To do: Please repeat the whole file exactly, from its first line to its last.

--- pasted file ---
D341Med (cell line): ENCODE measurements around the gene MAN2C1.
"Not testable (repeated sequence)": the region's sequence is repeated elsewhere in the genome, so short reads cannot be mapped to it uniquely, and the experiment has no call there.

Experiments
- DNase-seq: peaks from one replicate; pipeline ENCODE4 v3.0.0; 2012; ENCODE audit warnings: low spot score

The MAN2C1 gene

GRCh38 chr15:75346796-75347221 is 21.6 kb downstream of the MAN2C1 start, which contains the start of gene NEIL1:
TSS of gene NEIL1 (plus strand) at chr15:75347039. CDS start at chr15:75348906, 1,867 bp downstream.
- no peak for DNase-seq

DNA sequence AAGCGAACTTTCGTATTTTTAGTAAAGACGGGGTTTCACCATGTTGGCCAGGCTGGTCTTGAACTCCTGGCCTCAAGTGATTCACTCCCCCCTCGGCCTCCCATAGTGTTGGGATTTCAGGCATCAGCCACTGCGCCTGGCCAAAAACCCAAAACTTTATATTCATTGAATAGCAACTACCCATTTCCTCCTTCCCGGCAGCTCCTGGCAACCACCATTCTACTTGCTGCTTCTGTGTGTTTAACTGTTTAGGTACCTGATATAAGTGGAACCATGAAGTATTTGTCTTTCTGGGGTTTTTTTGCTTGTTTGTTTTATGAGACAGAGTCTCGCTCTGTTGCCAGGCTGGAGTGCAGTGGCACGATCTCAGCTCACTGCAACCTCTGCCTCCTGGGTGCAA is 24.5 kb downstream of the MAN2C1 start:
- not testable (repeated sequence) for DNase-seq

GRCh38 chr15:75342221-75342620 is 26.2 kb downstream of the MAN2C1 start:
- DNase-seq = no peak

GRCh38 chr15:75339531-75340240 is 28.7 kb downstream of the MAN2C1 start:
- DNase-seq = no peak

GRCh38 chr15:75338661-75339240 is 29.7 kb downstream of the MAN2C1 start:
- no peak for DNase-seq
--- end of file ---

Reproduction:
D341Med (cell line): ENCODE measurements around the gene MAN2C1.
"Not testable (repeated sequence)": the region's sequence is repeated elsewhere in the genome, so short reads cannot be mapped to it uniquely, and the experiment has no call there.

Experiments
- DNase-seq: peaks from one replicate; pipeline ENCODE4 v3.0.0; 2012; ENCODE audit warnings: low spot score

The MAN2C1 gene

GRCh38 chr15:75346796-75347221 is 21.6 kb downstream of the MAN2C1 start, which contains the start of gene NEIL1:
TSS of gene NEIL1 (plus strand) at chr15:75347039. CDS start at chr15:75348906, 1,867 bp downstream.
- no peak for DNase-seq

DNA sequence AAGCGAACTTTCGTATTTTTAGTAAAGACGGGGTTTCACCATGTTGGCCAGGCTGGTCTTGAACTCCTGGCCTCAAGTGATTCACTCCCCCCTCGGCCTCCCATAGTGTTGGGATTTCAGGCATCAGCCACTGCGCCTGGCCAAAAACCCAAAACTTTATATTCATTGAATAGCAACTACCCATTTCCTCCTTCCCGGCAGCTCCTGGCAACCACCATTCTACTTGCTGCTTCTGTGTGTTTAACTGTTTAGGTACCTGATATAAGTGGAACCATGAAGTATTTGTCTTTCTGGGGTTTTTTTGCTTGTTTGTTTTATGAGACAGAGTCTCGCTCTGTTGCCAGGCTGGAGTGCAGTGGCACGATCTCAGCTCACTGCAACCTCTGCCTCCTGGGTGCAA is 24.5 kb downstream of the MAN2C1 start:
- not testable (repeated sequence) for DNase-seq

GRCh38 chr15:75342221-75342620 is 26.2 kb downstream of the MAN2C1 start:
- DNase-seq = no peak

GRCh38 chr15:75339531-75340240 is 28.7 kb downstream of the MAN2C1 start:
- DNase-seq = no peak

GRCh38 chr15:75338661-75339240 is 29.7 kb downstream of the MAN2C1 start:
- no peak for DNase-seq